Brexit extension unavoidable if MPs reject deal, says Merkel

Brexit extension unavoidable if MPs reject deal, says Merkel

German chancellor tells EU leaders UK should be offered extension if it is requested

Angela Merkel has told EU leaders a Brexit extension would be unavoidable if British MPs vote down the deal agreed with Boris Johnson.

During private talks at the EU summit, the German chancellor told her fellow leaders they could not pretend an extension would not be offered to the UK if it was requested, according to a source familiar with the discussions.

Merkel framed Brexit as a historic issue weighing on the EU and said leaders had a responsibility not to push the UK out without a deal if there was a request for further delay.

Her remarks contrast with the public statement of Jean-Claude Juncker, the European commission president, who said he was “ruling out” an extension. Although he has no power to veto any delay, he said: “If we have a deal, we have a deal, and there is no need for prolongation.”

In reality, the positions of Juncker and Merkel are much closer. Juncker, who has previously favoured long Brexit extensions, told EU leaders that talk of an extension was not helpful.

The conversation took place on Thursday, shortly before EU leaders announced their unanimous backing for the new deal with Johnson.

Merkel told Johnson not to tell the British public that EU leaders had ruled out an extension. While EU leaders are anxious for the Brexit deal to pass, they do not wish to be drawn into the vortex of British politics.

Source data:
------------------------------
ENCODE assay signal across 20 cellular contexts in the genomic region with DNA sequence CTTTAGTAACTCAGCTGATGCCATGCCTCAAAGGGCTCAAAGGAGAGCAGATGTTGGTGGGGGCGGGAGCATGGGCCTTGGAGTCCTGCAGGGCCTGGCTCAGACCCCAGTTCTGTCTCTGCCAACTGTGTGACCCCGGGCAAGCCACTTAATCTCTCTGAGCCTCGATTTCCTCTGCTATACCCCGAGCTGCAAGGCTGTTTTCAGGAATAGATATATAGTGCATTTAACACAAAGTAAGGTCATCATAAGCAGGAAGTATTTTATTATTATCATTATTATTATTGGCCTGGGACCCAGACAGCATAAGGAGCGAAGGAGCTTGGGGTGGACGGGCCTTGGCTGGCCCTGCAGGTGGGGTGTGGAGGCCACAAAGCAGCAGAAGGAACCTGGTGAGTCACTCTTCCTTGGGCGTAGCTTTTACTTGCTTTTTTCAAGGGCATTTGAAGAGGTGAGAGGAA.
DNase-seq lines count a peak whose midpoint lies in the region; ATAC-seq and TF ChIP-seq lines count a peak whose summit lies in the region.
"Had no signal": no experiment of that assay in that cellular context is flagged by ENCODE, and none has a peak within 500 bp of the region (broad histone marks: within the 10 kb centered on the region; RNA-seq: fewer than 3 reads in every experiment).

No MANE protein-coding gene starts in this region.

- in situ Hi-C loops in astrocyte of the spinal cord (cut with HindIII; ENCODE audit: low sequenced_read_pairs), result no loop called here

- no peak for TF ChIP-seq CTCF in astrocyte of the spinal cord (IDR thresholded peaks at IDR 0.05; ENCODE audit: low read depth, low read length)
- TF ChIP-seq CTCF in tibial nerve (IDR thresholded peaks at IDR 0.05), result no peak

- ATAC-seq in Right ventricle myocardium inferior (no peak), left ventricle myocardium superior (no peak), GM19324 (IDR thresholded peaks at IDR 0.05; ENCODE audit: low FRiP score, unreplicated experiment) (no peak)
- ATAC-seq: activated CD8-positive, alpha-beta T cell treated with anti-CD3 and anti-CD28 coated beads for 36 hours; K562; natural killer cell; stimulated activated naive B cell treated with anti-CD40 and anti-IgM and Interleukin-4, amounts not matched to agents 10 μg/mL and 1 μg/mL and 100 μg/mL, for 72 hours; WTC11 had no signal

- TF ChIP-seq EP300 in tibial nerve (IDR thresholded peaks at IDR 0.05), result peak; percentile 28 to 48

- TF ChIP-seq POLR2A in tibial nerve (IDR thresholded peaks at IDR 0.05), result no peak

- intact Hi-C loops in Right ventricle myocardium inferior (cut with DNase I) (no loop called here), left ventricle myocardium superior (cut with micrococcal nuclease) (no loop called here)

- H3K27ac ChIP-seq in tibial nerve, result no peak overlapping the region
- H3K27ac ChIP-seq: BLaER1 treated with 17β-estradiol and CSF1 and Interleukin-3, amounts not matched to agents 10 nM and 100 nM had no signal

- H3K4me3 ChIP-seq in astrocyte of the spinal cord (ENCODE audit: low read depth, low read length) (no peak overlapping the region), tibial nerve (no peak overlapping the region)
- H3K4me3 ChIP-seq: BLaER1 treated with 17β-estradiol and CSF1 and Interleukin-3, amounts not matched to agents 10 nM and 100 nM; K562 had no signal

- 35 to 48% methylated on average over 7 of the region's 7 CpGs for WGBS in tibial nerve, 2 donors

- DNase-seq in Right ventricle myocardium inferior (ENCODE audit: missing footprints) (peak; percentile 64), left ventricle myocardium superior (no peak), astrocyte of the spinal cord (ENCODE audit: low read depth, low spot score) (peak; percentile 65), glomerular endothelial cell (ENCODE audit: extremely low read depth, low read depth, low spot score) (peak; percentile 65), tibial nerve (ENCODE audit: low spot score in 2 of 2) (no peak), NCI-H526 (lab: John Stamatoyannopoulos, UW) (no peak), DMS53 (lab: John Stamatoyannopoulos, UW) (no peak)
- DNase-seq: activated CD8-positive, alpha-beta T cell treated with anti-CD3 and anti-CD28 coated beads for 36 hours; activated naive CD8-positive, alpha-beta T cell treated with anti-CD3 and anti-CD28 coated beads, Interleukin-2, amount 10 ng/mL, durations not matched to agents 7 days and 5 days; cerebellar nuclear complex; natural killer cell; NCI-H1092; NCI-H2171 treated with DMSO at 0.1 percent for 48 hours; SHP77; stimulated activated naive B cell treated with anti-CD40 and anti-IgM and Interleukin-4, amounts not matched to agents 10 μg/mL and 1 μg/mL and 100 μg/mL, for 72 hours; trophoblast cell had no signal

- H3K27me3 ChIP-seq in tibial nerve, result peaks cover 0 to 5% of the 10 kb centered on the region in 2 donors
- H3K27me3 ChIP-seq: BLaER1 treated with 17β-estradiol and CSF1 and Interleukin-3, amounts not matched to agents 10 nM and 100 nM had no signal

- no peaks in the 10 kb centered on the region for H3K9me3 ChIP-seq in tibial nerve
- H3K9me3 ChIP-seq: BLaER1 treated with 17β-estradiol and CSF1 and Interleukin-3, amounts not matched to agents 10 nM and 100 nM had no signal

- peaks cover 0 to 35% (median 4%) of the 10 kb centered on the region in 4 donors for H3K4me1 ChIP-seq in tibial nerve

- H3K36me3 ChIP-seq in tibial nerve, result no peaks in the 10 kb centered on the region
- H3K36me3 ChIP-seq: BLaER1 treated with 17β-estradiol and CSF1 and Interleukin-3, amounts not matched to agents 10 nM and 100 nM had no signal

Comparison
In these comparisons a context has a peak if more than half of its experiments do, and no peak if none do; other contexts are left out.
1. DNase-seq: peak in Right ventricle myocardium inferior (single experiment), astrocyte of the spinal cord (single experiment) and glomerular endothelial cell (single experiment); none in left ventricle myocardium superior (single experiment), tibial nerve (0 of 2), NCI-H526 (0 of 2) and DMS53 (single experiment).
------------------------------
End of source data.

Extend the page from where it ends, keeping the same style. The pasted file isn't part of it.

During a 25-minute meeting with EU leaders, Johnson expressed confidence he could get a majority for his Brexit deal in a rare Saturday sitting of the Commons.

Thanking the EU for the deal, the prime minister made a short, upbeat statement in which he referred to his school days in Brussels. Johnson attended the European school in Uccle, which educates the children of EU officials.

Johnson also touched on the UK’s long relationship with Europe, suggesting Britain had never been truly European but always half in, half out. It was a businesslike meeting that made some think of the unemotional signing of divorce papers.

Once he had left the room, EU leaders discussed how to respond to any rejection of the deal by the Commons. Some EU leaders, such as Luxembourg’s Xavier Bettel and Malta’s Joseph Muscat, voiced frustration at the idea of another extension.

Donald Tusk, the president of the European council, agreed with Merkel. He later told journalists he would consult EU leaders if there was a request for an extension. But he did not organise a detailed discussion on extension.

“We have not been focusing on the question today, if or when,” Merkel later told journalists. “It’s a free decision to be taken by the British parliament.”

With the vote in the Commons on a knife-edge, EU leaders are also thinking about the future relationship with the UK. Merkel said the EU now had a clearer idea of the kind of future relationship the UK was seeking, in contrast to the picture sketched out by Theresa May.

“At the time [under May] it wasn’t clear what the future relationship should look like, whether there would be a membership in the single market or not,” she said.

Merkel, who has recently described the UK as a “potential competitor”, said it was clear the UK would be a “third country”, ie completely outside the EU’s economic system, “and we will quickly begin negotiating a free-trade agreement with that third country, Great Britain.”